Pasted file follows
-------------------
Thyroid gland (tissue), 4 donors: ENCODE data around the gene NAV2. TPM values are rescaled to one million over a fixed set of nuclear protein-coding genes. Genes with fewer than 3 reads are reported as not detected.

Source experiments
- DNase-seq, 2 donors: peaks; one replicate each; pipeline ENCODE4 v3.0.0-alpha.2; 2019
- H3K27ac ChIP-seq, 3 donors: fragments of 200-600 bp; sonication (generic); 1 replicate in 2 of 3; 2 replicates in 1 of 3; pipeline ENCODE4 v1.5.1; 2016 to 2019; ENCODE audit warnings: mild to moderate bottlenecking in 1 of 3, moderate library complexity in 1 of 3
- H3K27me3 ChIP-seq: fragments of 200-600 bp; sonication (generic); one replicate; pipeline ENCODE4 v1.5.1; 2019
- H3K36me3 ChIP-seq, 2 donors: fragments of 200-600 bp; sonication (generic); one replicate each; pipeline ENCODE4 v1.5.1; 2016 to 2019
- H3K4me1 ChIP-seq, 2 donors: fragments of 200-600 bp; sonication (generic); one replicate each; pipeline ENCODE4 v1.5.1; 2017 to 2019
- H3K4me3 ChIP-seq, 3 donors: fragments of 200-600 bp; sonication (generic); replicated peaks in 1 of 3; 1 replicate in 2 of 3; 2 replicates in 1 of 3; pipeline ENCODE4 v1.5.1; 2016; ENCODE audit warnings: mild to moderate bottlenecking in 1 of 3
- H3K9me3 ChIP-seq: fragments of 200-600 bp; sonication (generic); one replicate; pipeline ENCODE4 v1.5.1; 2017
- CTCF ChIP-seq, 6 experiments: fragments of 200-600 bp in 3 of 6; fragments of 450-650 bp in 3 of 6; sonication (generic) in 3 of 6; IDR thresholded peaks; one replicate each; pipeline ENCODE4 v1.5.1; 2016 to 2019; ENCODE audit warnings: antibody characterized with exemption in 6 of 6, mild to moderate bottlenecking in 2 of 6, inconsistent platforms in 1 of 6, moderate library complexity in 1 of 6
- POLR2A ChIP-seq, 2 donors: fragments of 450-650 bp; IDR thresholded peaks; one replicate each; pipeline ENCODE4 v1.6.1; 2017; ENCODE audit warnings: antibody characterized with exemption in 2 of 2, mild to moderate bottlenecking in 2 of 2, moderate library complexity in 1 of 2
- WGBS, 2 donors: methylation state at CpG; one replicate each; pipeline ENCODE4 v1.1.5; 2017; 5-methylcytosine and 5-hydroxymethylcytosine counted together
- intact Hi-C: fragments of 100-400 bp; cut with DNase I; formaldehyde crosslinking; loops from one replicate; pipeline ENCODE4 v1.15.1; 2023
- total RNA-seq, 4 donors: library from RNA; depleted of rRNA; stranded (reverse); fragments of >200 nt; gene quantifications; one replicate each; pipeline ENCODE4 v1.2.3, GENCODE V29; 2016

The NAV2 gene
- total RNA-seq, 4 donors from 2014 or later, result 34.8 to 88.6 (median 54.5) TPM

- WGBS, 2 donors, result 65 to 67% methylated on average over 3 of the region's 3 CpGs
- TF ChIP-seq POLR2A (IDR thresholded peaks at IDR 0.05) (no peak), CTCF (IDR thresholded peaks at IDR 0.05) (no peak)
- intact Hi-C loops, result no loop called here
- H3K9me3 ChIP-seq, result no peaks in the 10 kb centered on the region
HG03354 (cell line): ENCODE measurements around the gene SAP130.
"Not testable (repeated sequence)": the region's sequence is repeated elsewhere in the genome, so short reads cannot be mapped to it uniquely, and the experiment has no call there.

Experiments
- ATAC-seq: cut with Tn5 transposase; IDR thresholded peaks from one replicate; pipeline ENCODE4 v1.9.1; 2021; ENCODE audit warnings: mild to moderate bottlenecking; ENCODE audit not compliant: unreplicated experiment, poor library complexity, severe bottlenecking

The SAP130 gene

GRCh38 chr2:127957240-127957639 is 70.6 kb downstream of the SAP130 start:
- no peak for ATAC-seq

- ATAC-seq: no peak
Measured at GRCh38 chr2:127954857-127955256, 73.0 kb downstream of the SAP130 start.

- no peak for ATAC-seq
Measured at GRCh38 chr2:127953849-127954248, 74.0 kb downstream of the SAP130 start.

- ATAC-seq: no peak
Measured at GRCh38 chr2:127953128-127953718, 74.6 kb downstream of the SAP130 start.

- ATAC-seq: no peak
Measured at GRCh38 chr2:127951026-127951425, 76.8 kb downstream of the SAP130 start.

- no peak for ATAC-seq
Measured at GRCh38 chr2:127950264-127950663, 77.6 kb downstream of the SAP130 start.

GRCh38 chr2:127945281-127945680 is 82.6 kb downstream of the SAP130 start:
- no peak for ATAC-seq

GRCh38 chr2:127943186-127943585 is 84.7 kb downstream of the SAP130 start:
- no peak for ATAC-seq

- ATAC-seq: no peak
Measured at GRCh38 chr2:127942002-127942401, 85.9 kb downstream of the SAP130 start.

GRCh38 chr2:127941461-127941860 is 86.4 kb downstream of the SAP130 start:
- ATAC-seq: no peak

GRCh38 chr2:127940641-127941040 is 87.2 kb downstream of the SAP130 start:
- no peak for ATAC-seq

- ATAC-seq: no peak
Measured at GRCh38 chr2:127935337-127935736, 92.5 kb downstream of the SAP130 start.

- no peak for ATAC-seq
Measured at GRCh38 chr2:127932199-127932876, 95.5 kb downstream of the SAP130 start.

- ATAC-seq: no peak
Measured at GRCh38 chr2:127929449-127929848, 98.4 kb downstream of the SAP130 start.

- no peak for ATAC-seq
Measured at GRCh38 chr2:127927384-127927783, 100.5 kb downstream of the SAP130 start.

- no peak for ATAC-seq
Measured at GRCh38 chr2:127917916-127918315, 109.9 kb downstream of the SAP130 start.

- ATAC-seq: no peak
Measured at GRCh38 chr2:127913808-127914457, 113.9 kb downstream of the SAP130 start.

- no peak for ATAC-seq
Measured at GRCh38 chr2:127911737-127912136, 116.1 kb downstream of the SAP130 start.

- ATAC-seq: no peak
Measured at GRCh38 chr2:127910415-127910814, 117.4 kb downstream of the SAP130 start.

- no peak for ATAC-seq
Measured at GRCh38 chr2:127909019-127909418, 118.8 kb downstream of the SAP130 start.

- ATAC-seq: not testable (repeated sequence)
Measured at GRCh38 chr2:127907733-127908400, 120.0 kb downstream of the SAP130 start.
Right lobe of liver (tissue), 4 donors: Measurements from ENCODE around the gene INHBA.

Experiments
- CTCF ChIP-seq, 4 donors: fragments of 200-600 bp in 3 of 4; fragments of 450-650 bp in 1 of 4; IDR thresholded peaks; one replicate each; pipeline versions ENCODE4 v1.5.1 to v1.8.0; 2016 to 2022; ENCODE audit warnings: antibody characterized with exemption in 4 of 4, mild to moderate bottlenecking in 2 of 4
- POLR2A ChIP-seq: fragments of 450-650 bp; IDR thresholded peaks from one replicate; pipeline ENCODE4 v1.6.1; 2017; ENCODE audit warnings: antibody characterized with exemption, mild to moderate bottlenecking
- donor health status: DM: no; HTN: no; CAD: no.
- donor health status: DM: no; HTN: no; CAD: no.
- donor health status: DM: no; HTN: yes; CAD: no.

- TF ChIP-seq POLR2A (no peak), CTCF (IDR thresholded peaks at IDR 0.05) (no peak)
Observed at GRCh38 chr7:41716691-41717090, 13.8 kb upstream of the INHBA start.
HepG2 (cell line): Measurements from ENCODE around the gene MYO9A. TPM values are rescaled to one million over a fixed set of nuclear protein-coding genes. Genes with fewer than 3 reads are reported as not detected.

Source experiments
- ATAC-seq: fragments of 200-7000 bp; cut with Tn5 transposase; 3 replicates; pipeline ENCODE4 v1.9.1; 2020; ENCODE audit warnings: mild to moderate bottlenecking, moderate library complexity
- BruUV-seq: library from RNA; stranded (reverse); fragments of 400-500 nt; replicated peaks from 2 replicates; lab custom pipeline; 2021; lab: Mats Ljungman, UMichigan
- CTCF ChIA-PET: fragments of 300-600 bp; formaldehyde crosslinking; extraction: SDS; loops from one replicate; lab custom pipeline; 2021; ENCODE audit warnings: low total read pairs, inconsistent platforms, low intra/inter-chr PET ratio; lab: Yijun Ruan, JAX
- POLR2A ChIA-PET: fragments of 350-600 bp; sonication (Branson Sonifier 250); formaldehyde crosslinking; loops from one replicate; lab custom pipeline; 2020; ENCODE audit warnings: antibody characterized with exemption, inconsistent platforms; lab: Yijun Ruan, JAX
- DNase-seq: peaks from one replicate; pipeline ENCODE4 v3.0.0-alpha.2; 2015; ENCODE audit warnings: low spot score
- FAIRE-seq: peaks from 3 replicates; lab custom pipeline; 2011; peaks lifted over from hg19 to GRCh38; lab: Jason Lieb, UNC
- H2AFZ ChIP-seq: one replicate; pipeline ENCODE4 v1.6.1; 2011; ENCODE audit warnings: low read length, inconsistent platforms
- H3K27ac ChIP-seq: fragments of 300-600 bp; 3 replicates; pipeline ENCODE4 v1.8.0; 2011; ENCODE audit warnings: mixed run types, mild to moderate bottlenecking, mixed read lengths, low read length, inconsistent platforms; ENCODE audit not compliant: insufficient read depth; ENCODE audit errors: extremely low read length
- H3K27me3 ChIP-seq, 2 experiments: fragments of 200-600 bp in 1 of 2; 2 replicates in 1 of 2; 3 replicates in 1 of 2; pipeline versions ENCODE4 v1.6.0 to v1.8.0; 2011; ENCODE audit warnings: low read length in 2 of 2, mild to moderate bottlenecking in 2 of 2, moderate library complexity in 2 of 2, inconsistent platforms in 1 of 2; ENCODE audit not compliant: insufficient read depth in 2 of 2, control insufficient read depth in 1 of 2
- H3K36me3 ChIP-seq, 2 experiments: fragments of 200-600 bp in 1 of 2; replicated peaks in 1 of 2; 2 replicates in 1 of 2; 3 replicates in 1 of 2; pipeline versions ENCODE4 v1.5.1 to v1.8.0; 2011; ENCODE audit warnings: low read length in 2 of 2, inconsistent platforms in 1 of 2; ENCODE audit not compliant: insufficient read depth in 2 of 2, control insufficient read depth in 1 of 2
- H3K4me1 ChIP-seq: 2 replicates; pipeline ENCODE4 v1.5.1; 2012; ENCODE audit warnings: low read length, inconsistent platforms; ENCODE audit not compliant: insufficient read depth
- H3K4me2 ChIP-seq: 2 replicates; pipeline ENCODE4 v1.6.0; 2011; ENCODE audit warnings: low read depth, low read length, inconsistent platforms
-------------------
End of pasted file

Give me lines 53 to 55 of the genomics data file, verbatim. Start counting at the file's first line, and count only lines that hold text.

Measured at GRCh38 chr2:127929449-127929848, 98.4 kb downstream of the SAP130 start.

- no peak for ATAC-seq
Measured at GRCh38 chr2:127927384-127927783, 100.5 kb downstream of the SAP130 start.